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EJ: The countdown to the next crisis of The System has started.

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  • #76
    Re: EJ: The countdown to the next crisis of The System has started.

    Originally posted by EJ View Post
    Here's another: In-home exercise as a substitute for health clubs.

    This story behind the rise of Peloton's stock price as the markets tumbled held up for the first few days of the correction last week:

    Coronavirus gives Peloton shares a workout

    Then investors started to price in recession; Peloton may let you avoid the risk of infection at the gym and exercise safely at home but a $2,400 bike and $40/month subscription is not a viable substitute for the $80 initiation fee and $62/month of a typical club membership (pricing based on Lifetime Fitness, the mid-market health club leader in the US).

    VirZOOM's VZfit also lets you exercise at home, and is immersive, transporting you from your location (e.g., in quarantine) and into bright VR worlds to engage in fun activities. A $75.00 motion sensor attaches to any stationary bike with a $10/mo. content access fee, is both an in-home exercise alternative to health clubs and a low cost health club substitute at once.

    Our daily unit sales recently tripled. Mostly US-based customers, with a significant uptick in orders from COVID-19 effected areas: France, UK, Germany, Hong Kong, etc.
    What a stunningly misguided post: Peloton has achieved a level of success that Virzoom can only dream of and will never ever remotely match.

    EJ, instead of quoting potentially misleading "daily unit sales" growth, why don't you share with us standard financial information about Virzoom and let us decide about its performance?

    Virzoom is a terribly flawed idea and no amount of Covid-19 will change that.

    Comment


    • #77
      Re: EJ: The countdown to the next crisis of The System has started.

      Originally posted by LargoWinch View Post
      What a stunningly misguided post: Peloton has achieved a level of success that Virzoom can only dream of and will never ever remotely match.

      EJ, instead of quoting potentially misleading "daily unit sales" growth, why don't you share with us standard financial information about Virzoom and let us decide about its performance?

      Virzoom is a terribly flawed idea and no amount of Covid-19 will change that.
      My understanding of the underlying reason for the success of Peloton is that they have, for some considerable time now, been spending a fortune on marketing; particularly TV advertising, with advert after advert throughout the evening, and no one needs to tell me that costs a lot of money . . . a lot of money.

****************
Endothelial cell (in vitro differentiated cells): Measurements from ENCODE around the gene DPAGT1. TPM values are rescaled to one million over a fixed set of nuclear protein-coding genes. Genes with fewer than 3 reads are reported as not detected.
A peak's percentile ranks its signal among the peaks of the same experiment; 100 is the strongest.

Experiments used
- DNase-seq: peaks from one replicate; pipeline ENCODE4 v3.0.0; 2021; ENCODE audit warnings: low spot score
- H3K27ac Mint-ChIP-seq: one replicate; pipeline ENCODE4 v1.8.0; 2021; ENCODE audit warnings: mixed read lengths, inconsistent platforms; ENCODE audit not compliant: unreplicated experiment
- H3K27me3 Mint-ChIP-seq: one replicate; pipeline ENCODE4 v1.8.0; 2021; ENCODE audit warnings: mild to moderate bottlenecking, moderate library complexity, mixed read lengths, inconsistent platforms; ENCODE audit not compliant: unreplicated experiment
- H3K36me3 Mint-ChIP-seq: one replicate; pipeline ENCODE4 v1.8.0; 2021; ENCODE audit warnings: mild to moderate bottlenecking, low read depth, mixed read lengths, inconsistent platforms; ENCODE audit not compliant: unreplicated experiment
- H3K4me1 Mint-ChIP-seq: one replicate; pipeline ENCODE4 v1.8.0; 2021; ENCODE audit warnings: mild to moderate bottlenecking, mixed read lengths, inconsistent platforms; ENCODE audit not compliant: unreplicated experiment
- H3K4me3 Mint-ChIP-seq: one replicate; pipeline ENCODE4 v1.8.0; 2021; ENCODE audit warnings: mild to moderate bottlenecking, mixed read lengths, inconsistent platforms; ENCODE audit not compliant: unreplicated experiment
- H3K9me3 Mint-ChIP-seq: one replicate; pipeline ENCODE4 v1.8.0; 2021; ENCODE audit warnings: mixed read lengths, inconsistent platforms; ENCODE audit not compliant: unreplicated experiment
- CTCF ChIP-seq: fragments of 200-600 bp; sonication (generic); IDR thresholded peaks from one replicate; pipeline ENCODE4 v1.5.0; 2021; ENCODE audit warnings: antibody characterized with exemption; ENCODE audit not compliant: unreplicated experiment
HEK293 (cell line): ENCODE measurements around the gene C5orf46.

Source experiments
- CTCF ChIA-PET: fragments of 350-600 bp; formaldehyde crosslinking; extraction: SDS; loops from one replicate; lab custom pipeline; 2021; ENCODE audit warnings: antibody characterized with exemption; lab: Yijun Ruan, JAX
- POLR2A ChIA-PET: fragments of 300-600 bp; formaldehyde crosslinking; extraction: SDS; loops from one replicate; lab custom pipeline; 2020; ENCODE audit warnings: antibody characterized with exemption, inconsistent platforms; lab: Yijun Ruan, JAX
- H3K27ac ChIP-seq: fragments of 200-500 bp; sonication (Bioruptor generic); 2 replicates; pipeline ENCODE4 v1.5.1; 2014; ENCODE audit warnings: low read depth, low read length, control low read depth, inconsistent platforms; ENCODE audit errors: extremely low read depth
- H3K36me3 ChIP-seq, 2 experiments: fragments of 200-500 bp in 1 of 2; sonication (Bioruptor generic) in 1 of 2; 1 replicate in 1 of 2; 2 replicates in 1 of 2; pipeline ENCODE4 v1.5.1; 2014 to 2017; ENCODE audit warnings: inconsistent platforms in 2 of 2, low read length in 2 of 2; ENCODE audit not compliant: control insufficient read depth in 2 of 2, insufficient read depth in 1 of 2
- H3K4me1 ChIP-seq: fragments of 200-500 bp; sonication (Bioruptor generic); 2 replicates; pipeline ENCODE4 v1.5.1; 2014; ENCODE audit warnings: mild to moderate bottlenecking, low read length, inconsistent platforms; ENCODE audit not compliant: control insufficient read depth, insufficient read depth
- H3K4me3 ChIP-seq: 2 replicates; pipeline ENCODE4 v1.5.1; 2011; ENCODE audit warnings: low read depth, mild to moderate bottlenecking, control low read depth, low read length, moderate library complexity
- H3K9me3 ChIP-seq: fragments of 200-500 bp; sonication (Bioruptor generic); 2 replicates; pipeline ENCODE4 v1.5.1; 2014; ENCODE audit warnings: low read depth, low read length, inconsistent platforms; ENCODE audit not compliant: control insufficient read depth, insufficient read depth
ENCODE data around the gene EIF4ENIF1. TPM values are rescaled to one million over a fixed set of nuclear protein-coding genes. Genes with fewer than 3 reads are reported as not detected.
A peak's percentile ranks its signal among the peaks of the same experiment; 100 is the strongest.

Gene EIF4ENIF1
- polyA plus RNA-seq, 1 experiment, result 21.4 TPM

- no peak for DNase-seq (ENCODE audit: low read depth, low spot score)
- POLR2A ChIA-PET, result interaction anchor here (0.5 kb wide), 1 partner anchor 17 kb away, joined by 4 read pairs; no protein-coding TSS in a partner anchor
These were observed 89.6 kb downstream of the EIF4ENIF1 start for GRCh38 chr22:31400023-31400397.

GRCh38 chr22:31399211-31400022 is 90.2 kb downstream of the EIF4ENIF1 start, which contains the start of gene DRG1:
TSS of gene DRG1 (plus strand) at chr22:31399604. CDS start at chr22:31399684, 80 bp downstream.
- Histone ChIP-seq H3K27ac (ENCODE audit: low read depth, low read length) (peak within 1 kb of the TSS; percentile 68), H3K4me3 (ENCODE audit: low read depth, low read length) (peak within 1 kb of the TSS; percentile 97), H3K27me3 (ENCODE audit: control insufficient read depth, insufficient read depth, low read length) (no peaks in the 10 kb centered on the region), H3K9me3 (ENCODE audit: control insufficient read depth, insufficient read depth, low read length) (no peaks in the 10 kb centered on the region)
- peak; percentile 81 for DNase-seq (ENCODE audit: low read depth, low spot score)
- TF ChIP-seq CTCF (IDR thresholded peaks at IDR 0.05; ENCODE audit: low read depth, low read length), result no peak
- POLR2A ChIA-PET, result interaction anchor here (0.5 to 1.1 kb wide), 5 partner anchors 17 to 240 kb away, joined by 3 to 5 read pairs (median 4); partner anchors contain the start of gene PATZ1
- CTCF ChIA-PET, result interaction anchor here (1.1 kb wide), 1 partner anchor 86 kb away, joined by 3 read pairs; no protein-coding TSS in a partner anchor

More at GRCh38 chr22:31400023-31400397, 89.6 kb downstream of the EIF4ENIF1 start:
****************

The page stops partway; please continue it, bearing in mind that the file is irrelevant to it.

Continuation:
There is a very distinct line between a business led by the likes of EJ, and the likes of a Peloton where, it seems certain, their investors have taken up the challenge to fund a marketing exercise that will lead to dominance in their marketplace. Correct me if I am wrong, there has been no evidence that EJ has asked anyone here for that level of funding support. There are always more than one way to look at how to make progress with a new business; some take a much longer, slower view than others. Both can work, both can succeed. Both deserve respect.

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      • #78
        Re: EJ: The countdown to the next crisis of The System has started.

        Would you be so kind to explain me a little bit why the idea of Virzoom is flawed? Thank you in advance.

        Comment


        • #79
          Re: EJ: The countdown to the next crisis of The System has started.

          Originally posted by LargoWinch View Post
          What a stunningly misguided post: Peloton has achieved a level of success that Virzoom can only dream of and will never ever remotely match.

          EJ, instead of quoting potentially misleading "daily unit sales" growth, why don't you share with us standard financial information about Virzoom and let us decide about its performance?

          Virzoom is a terribly flawed idea and no amount of Covid-19 will change that.
          Private companies do not publish their financials. One of the advantages of being private over public is that you can avoid sharing information that competitors can use against you. To protect the company and investors, we do not and should not publish these. We issue detailed, confidential financials to our investors quarterly, and share these with prospective investors under NDA. We felt comfortable sharing the unit sales growth rate because it reveals growth without disclosing financial information that is inappropriate to share on a public forum.